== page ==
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Working with Vibrance

From: Digital Painting: Street Scene

Video: Working with Vibrance

The color ranges of photographs and paintings are very different. The signature look of a digital color photo is due to factors like the light gathering censor, the common color relationships found in the world, the limitations of RGB-based color mixtures, and more. Pigment-based paint is not constrained by these limitations. Consequently, we have very different perceptions when viewing each of these mediums. The Vibrance filter is a great tool for juicing up color photography, to move it more towards pigment color prior to painting. Let's take a look.

Working with Vibrance

The color ranges of photographs and paintings are very different. The signature look of a digital color photo is due to factors like the light gathering censor, the common color relationships found in the world, the limitations of RGB-based color mixtures, and more. Pigment-based paint is not constrained by these limitations. Consequently, we have very different perceptions when viewing each of these mediums. The Vibrance filter is a great tool for juicing up color photography, to move it more towards pigment color prior to painting. Let's take a look.

So here's our scene that we're going to be working with throughout the title here. We're going to go to the Image menu and go to Adjustments, and right here is the Vibrance filter. So let's open this up. And just as a way of showing you what Vibrance does, I'm first going to turn up saturation. Now this isn't a very highly saturated, and so it's just not necessarily going to blow it out into psychedelic colors, but you can see what's happening here is all the colors across the board everywhere are being equally jacked up in their saturation.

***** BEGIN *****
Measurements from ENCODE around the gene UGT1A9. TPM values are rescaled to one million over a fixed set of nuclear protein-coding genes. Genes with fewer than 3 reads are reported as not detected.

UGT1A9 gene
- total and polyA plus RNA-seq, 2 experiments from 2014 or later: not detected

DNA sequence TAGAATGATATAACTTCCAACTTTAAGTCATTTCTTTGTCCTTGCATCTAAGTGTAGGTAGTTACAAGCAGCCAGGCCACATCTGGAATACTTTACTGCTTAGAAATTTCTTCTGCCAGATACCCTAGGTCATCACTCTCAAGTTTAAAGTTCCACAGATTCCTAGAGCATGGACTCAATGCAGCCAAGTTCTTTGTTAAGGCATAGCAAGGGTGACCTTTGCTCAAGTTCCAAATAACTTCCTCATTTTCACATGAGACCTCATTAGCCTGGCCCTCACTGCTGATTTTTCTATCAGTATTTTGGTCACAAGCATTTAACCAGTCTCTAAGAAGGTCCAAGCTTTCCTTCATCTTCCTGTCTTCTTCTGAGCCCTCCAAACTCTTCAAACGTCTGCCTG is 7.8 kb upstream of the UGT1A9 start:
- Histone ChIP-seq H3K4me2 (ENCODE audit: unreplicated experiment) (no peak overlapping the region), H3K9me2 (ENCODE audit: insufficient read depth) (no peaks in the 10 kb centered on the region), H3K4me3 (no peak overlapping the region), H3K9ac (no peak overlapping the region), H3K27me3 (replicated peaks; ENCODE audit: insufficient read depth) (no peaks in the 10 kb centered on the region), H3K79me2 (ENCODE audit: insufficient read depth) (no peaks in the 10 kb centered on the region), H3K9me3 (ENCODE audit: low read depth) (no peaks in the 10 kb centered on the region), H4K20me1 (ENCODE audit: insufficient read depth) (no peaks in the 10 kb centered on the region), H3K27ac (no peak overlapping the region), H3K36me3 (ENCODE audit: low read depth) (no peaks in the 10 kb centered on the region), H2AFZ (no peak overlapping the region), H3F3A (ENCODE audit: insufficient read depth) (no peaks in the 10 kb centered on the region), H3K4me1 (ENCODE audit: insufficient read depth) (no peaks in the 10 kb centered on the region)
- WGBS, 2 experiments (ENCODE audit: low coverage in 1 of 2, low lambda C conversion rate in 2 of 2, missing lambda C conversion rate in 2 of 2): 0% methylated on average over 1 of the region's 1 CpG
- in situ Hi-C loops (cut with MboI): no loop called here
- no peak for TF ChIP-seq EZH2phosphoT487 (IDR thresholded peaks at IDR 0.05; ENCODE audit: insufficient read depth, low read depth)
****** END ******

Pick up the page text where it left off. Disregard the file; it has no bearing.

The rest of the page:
Now let's go to the Vibrance filter and I'll crank it all the way up, and you'll see something different is happening here. One of the things that it does is it increases less saturated colors of an image while preventing over saturation. So it's intelligently applying saturation to prevent situations where too much saturation is going to occur. The other thing that's very important, and it isn't very important in this scene, but it can be in portraiture, is that skin tones are protected to avoid clipping.

So basically, colors in the red area of the color space tend to be handled a little differently, and that way it avoids skin tones getting all blown out into the very bright red colors. Now the thing about this is this is a very subjective adjustment, just like a lot of other things we're looking at here. So I can't tell you you should turn this up to 34. There is no right number. It's precisely based on what you think looks right. You're going to hear me say this over and over throughout the title, and that's why this is artistic decisions.

These aren't darkroom decisions where you're trying to do the exact same set of movements in a formulaic-like way. Each one of these is very much based on your subjective feel about the image. So some people may want an image that looks very overly saturated, and that's their prerogative, and there's nothing wrong with it. So you may end up wanting to use Vibrance, and there is nothing with at least seeing what a little more saturation does, but the basic idea behind this--if we turn Preview off--is you want to get away from the standard colors that you find in a digital image and move them more towards the kinds of colors that you're going to find in a painting. Because pigment paint is not constrained like photographic colors are, you're going to get a much broader and wider array of bright color within it.